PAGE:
Note: this is the third review of the World Fantasy Award nominees for short fiction. You can see the list of nominees here and scroll down to find the earlier reviews.
“Little Widow” by Maria Dahvana Headley is a treat from the school of weird fiction. In addition to Nightmare Magazine, the story also appears in the anthology, What the #@&% Is That?, edited by John Joseph Adams and Douglas Cohen, from Saga Press.
Readers are introduced to the story through the eyes of the youngest wife of a religious zealot who’s just organized a mass suicide that he conveniently misses. Not so different from the world we inhabit? Well…it gets a little more bizarre before the end, yet the main characters’ emotional terrain is spot on.
The recently re-named Natalie and her sister wives Reese and Scarlett have been taken in by a couple for no better reason than the availability of spare bedrooms. Their adoptive parents have no real positive qualities noted except for the fact that they don’t ask the girls to go to church, and that’s good enough for the sister wives. The girls are perfectly aware of the oddity of their cult upbringing. On the outside and alone after the deaths of their mothers, it seems at first that their training as “Heaven’s Avengers” is not going to serve them well. Continue reading
This never happens: I buy an anthology because of a short story that is on a preliminary awards list and that story disappears from the final list of nominees and I still love the anthology and am glad I bought it. But that’s exactly what happened with Nightscript II: An Anthology of Strange and Darksome Tales, edited by C.M. Muller.
I took a chance on it because “Reasons I Hate my Big Sister” by Gwendolyn Kiste was on the long list for the Bram Stoker Awards for Superior Achievement in Short Fiction. The story is quite good but somehow got eliminated from the final list of nominees. For weeks the anthology was my bedtime reading, and I hopped and skipped all over it, appreciating every single story for the quality of the writing even if the theme or resolution didn’t totally grab me.
- “The Carnival Arrives in Darkness” by Michael Griffin–very unique approach to the subject matter. More sweet than weird.
- “The Inveterate Establishment of Daddano & Co.” by Eric J. Guignard–interesting narrator with a great voice.
- “Nearness” by Ralph Robert Moore–the most intimately horrifying story in the whole anthology.
- “No Abiding Place on Earth” by Matthew M. Bartlett–most frightening creatures and great description.
- “Pause for Laughter” by José Cruz–truly an existential tale of a future. Touching in a weird way, which is hard to fathom, considering it’s told by a machete-wielding clown.
This is an anthology you should not ignore. I liked it so much I’m going to ask Muller if he’ll do a little Q&A here. And I’m going to get Nightscript I soon. Nightscript III will be out in October.
Read more in spanish here: Continue reading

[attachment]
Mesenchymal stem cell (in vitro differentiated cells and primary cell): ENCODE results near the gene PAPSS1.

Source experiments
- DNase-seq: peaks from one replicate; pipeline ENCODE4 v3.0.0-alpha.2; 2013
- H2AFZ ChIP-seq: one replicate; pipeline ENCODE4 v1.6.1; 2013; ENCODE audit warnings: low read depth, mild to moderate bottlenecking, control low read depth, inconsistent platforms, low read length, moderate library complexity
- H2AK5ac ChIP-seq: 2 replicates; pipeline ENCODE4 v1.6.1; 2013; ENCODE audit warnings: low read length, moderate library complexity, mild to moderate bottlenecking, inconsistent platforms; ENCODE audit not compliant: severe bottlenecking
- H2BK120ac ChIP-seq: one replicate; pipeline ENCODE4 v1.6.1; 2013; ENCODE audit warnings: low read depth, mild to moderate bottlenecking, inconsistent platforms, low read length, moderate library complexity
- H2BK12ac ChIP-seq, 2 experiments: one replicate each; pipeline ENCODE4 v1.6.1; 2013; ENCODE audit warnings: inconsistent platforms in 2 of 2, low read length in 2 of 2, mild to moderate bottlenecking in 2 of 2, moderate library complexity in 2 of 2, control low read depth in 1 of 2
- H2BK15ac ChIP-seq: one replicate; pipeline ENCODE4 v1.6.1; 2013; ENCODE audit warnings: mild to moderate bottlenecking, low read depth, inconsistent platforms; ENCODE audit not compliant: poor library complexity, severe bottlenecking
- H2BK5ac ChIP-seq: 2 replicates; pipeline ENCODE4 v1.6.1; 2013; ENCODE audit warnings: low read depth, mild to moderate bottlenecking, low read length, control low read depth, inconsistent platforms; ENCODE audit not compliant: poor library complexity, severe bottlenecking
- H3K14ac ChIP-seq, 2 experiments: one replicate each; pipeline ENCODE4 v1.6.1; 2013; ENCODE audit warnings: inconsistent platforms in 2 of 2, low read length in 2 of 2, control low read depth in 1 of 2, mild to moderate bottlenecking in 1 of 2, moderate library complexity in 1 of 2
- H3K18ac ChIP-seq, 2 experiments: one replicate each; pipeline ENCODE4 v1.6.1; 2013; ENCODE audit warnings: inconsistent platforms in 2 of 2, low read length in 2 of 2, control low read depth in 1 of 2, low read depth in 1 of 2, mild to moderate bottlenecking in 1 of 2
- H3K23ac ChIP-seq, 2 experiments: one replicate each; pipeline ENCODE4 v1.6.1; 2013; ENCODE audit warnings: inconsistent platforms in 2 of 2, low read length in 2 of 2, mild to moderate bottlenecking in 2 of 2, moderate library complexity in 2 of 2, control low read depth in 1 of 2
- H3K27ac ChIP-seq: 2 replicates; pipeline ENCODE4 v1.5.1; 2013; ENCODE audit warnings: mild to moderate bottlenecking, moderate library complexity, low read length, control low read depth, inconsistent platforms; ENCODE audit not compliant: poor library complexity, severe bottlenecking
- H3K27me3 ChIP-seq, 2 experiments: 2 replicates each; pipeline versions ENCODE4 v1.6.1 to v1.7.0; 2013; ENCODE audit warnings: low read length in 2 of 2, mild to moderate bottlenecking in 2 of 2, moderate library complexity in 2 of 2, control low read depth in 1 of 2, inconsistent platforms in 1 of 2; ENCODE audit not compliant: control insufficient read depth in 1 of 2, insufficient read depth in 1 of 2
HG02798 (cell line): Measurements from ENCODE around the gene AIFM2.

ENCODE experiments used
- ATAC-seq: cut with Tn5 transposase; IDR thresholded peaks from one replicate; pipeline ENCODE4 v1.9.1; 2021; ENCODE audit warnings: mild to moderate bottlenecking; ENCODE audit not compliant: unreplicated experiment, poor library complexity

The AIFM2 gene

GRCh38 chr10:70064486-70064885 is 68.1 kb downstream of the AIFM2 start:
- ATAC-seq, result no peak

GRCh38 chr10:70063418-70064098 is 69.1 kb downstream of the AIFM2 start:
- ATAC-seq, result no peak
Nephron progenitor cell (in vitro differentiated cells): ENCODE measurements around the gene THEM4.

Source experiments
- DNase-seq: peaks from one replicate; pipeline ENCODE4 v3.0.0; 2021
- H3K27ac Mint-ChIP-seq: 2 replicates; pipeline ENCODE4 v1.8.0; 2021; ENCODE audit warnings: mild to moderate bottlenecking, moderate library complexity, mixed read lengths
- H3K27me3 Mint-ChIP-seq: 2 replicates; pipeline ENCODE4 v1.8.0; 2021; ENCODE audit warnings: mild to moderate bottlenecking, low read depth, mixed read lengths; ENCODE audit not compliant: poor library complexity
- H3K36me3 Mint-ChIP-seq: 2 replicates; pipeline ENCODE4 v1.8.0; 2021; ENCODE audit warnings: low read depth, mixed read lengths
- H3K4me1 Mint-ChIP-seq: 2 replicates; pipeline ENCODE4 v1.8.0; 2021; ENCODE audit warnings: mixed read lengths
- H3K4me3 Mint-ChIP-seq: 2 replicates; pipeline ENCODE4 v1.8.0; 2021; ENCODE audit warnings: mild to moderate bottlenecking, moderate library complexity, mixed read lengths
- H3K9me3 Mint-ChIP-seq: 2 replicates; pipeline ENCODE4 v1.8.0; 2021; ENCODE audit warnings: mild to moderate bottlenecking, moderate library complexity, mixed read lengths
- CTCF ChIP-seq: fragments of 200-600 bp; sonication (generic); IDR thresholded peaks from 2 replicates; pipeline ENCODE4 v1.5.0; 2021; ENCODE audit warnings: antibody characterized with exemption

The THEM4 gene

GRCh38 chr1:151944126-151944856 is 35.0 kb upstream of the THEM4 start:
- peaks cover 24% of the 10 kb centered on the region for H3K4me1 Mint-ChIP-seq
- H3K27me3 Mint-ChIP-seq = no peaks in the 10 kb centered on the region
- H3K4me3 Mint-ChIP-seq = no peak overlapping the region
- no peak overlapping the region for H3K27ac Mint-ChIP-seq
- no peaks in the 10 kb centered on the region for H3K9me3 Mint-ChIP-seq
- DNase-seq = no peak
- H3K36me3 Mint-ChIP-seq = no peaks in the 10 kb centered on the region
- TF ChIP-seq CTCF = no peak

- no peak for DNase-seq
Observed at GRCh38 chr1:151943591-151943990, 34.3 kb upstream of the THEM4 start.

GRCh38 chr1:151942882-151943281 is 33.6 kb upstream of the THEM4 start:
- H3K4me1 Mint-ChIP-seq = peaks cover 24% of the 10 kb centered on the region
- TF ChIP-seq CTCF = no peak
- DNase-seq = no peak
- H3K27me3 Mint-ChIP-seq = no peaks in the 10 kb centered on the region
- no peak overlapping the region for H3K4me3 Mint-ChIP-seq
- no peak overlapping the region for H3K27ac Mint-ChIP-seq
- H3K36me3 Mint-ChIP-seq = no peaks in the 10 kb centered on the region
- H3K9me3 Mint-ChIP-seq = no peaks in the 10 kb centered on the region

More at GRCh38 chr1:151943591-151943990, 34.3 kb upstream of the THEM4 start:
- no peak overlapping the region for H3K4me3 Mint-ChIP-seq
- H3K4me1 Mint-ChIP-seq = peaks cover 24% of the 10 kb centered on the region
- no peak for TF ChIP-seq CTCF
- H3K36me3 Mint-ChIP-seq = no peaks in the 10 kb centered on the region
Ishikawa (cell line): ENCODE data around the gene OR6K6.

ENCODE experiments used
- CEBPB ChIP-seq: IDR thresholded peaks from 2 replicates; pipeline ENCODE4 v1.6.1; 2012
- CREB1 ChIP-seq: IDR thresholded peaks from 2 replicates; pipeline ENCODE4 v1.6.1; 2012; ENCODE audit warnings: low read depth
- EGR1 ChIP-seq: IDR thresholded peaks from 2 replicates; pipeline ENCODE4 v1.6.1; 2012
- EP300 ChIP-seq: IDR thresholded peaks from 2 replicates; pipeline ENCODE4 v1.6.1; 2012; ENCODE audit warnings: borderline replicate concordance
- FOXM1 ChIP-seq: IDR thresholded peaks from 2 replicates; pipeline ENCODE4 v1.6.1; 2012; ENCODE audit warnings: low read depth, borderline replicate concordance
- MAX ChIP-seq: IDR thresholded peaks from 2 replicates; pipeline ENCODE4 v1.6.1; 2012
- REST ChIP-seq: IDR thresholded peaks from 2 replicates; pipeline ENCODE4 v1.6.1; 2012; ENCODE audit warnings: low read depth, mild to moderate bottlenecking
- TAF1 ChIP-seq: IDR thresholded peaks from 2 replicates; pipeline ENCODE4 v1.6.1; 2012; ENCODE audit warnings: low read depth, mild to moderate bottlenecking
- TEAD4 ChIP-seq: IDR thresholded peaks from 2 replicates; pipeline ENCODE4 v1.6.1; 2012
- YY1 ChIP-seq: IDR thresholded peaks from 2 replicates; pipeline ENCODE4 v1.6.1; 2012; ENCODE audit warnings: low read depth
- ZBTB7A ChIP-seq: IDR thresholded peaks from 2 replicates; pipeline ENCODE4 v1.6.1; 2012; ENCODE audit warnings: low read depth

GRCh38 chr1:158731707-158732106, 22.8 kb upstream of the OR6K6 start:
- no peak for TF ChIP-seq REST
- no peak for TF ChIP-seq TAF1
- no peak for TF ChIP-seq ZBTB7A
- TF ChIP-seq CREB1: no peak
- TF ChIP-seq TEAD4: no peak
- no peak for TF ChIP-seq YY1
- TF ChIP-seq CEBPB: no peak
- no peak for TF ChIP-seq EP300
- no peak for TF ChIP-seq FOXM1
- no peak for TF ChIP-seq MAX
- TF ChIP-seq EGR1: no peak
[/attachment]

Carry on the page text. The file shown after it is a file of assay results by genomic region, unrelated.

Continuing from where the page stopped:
John Langan’s dark, despairing world in The Fisherman is full of ugly things you don’t want to find on the end of your fishing line. It’s weird fiction that stretches toward the literary with its rich descriptions, psychological underpinnings and complex narrative structure, but horror is its terrible (and fascinating) heart. It will keep you turning pages far longer than you planned.
The story is set in the dark mountains of the Catskills, and whenever I hear that word I think of Rip Van Winkle and the strange men he found in there, so my mind was already primed for weird things to happen in places where old Dutch place names are still thick. Langan certainly plays with these associations, but our protagonist Abe doesn’t go into these wild places to sleep. He goes to fish.
Abe lives in a small town and works for IBM. Because of his grief for his dead wife he is barely functioning and continues to sleep through his life until he takes up fishing. Catching fish and venturing into streams in the mountains seems to provide him the comfort he needs to try to pull it together. He casts his grief into the water like he casts his line–with patience and with curiosity to see what might take the bait. Be careful what you wish for! The adventure that ensues, eventually, forces Abe to wake up and shake off his grief or pay the steepest price. Continue reading
This is the fifth and final review of the nominees for the World Fantasy Award for best short fiction in 2015. Winners will be announced in October. Other reviews are here, here, here and here.
If I wanted to read “The Neurastheniac” by Selena Chambers I had to order the anthology it’s published in, which I didn’t mind doing, but discovering that Cassilda’s Song was created to pay tribute to “The King in Yellow” put me off right from the start.
I like a good bit of weird fiction. I even like weird fiction that pays tribute to particular fictional mythos (See my review of “The Deepwater Bride” for example.), but I have my limits. All of us do. Weird fiction that requires me to delve into a mythos I don’t find particularly compelling has to be either stylistically interesting and conceptually fresh or stylistically fresh and conceptually interesting to hold my attention. In my opinion this story did not make that cut. Continue reading